The SAP Challenge (Part 1)

Alternate language audio, better known as secondary audio programming or "SAP," was created as a method to add a low bandwidth, low quality audio channel alongside the main audio carrier of an analog NTSC television signal. The provision for an SAP carrier was added at the same time the provision for the carrier for BTSC stereo was added. Unfortunately the performance of the SAP carrier is severely limited in quality. With a bandwidth barely exceeding 7.5 kHz and noise performance that is not so great, the SAP channel does not compare very favorably to the performance of the main carrier.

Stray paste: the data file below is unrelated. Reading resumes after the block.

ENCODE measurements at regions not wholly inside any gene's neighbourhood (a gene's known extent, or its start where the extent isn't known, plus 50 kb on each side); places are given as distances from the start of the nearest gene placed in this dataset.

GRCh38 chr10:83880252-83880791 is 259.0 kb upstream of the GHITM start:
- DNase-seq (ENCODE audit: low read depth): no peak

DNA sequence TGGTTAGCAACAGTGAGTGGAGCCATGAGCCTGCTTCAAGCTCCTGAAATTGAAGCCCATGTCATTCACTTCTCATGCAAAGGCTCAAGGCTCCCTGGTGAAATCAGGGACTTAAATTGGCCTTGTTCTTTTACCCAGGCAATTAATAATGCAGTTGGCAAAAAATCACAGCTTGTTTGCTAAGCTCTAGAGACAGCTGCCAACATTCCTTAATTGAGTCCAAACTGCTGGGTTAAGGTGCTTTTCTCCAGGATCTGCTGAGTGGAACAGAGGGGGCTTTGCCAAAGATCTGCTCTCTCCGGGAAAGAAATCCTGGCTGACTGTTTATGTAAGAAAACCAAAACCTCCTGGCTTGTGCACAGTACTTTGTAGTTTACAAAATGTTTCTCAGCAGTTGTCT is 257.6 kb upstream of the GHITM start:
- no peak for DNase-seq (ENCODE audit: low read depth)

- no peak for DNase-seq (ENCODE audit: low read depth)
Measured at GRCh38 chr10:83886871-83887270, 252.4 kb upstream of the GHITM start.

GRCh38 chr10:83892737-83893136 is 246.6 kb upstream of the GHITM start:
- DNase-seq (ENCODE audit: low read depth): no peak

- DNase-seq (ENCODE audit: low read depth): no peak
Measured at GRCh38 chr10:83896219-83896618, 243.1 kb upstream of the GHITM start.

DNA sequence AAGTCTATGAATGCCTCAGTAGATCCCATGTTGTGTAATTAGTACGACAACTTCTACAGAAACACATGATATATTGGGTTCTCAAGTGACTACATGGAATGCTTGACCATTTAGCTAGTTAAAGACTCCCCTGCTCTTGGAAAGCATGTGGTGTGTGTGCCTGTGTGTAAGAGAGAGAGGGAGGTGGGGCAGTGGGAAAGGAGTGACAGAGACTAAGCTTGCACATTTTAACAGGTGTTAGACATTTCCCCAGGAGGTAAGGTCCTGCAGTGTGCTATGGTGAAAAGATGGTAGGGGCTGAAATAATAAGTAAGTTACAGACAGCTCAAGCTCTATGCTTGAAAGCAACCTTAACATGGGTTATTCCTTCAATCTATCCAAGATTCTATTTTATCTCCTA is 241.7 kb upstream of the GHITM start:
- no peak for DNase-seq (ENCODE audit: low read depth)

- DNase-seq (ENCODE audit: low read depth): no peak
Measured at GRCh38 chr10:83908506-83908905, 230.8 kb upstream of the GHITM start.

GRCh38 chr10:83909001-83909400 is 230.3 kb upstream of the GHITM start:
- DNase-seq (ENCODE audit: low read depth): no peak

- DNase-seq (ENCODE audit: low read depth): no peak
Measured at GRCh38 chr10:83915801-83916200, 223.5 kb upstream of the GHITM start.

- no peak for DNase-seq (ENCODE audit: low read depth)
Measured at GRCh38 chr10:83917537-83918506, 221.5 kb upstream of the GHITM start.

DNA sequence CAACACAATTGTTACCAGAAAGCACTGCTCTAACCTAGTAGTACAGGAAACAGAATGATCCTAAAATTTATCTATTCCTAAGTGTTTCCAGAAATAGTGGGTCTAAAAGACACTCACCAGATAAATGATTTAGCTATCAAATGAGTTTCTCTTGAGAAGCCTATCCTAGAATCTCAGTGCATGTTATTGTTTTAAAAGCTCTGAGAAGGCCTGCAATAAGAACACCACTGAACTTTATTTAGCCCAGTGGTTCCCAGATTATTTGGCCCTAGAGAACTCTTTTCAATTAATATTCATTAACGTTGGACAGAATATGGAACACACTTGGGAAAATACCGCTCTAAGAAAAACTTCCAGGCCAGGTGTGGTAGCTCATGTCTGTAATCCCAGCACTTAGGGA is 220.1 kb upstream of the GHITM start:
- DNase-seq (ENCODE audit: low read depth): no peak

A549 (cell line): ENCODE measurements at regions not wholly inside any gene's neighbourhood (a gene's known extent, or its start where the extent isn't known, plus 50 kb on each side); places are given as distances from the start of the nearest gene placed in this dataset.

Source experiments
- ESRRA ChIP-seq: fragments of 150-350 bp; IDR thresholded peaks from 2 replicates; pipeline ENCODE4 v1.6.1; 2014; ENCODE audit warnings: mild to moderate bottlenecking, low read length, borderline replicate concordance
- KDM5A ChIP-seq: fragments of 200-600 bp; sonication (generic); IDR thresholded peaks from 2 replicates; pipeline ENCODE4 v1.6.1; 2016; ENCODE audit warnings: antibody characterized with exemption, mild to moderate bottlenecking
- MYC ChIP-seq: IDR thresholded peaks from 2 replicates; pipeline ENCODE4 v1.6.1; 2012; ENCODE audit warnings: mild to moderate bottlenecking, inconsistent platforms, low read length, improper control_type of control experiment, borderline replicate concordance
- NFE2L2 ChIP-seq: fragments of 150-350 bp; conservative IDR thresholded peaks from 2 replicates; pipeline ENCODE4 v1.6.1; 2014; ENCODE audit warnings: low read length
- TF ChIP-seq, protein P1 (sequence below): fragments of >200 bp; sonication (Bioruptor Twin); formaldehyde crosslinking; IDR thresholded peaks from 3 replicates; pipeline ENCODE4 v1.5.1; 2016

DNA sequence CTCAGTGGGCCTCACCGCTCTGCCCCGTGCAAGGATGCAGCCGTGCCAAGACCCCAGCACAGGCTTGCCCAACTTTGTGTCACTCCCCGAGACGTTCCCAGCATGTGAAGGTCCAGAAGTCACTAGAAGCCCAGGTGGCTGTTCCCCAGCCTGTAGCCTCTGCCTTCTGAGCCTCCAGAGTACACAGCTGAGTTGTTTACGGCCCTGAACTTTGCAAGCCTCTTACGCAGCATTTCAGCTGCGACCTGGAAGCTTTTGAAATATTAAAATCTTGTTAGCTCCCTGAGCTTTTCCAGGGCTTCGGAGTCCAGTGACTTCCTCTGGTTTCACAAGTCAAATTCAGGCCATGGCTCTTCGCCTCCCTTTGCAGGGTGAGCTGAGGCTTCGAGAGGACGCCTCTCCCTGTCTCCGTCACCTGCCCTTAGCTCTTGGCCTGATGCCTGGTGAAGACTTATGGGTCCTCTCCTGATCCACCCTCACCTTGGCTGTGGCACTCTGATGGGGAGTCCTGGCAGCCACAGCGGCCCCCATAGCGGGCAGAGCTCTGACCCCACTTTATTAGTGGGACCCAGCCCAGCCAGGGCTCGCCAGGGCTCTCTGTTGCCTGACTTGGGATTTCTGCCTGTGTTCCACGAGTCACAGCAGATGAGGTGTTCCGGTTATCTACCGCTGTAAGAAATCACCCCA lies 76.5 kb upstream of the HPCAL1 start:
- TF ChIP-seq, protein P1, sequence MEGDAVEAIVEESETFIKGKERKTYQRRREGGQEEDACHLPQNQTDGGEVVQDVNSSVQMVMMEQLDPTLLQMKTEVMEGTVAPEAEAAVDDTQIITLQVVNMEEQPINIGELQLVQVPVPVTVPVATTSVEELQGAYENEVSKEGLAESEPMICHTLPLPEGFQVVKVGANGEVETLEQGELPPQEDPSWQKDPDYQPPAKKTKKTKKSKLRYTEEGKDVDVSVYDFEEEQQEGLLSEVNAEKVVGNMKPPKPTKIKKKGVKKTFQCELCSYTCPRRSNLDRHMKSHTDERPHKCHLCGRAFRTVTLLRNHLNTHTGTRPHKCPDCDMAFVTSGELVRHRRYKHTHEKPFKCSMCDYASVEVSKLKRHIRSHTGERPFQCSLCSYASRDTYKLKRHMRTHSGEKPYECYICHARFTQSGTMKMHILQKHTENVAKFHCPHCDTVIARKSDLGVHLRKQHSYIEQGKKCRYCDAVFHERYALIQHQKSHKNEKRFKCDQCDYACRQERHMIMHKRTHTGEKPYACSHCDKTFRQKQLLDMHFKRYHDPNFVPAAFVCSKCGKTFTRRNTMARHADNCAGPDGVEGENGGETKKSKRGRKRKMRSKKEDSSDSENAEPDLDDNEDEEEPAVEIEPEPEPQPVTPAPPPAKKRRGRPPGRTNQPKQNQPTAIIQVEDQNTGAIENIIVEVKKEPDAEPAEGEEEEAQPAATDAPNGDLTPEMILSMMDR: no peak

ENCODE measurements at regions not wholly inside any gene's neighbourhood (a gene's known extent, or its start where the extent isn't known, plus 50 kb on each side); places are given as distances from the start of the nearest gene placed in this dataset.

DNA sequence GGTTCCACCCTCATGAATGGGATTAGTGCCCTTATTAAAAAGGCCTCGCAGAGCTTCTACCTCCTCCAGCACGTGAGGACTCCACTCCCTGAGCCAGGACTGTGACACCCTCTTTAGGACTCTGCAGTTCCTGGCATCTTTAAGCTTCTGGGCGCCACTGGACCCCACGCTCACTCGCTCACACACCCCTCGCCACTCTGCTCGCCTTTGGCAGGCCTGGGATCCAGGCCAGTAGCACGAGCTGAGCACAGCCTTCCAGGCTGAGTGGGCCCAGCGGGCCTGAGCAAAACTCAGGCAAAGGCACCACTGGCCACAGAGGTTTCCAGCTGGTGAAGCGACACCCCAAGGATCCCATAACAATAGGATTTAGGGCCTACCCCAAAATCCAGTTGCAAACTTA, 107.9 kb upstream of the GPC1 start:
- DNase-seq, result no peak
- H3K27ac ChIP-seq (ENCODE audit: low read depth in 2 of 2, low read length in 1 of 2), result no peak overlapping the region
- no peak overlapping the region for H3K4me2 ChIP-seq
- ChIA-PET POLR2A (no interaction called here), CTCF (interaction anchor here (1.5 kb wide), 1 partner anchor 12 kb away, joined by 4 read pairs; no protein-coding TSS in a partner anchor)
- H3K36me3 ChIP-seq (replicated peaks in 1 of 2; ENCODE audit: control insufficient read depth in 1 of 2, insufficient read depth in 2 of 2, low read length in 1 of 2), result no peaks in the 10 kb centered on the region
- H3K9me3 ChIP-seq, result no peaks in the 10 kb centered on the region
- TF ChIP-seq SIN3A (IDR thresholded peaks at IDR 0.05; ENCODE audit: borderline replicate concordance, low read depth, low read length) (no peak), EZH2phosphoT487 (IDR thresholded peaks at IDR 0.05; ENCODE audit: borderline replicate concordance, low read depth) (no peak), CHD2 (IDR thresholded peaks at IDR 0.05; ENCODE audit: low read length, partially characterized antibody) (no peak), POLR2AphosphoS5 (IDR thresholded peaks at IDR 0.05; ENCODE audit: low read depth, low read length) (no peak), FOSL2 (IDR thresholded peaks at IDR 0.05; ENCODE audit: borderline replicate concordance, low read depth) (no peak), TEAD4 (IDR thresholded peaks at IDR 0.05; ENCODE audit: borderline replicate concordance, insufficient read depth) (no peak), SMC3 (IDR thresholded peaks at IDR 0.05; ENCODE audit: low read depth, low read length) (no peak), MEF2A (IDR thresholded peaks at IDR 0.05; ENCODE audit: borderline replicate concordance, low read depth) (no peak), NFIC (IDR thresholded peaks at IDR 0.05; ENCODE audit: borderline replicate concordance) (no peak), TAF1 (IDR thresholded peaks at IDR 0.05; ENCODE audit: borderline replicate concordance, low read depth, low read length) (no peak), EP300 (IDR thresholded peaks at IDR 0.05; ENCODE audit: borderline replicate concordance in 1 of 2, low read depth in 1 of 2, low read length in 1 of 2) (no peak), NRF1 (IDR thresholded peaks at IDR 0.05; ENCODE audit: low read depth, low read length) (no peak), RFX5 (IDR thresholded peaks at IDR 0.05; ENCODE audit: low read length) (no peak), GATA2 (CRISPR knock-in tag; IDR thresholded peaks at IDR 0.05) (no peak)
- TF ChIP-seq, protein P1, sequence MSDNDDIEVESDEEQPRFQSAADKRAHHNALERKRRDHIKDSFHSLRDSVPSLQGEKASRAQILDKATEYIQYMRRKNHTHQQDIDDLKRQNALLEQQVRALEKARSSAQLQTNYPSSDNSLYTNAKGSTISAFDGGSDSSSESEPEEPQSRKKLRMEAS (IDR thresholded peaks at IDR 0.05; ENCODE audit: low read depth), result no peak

With the advent of digital television, the plight of alternate language programming has taken a major turn for the better. Thanks to ATSC specifications, multiple audio programs can be carried simultaneously. This includes audio for alternate languages as well as descriptive audio (DVS) for visually impaired viewers. As all ATSC audio programs are Dolby Digital (AC-3) encoded, they can be mono, stereo, or even 5.1 channels. This means that a television network can, in theory, broadcast a video program with 5.1 channel English, 5.1 channel Spanish, and stereo or even 5.1 channel DVS audio versions. The only tough part of this scenario is how to get this many channels through the entire signal chain and to the audio encoders for delivery to consumers.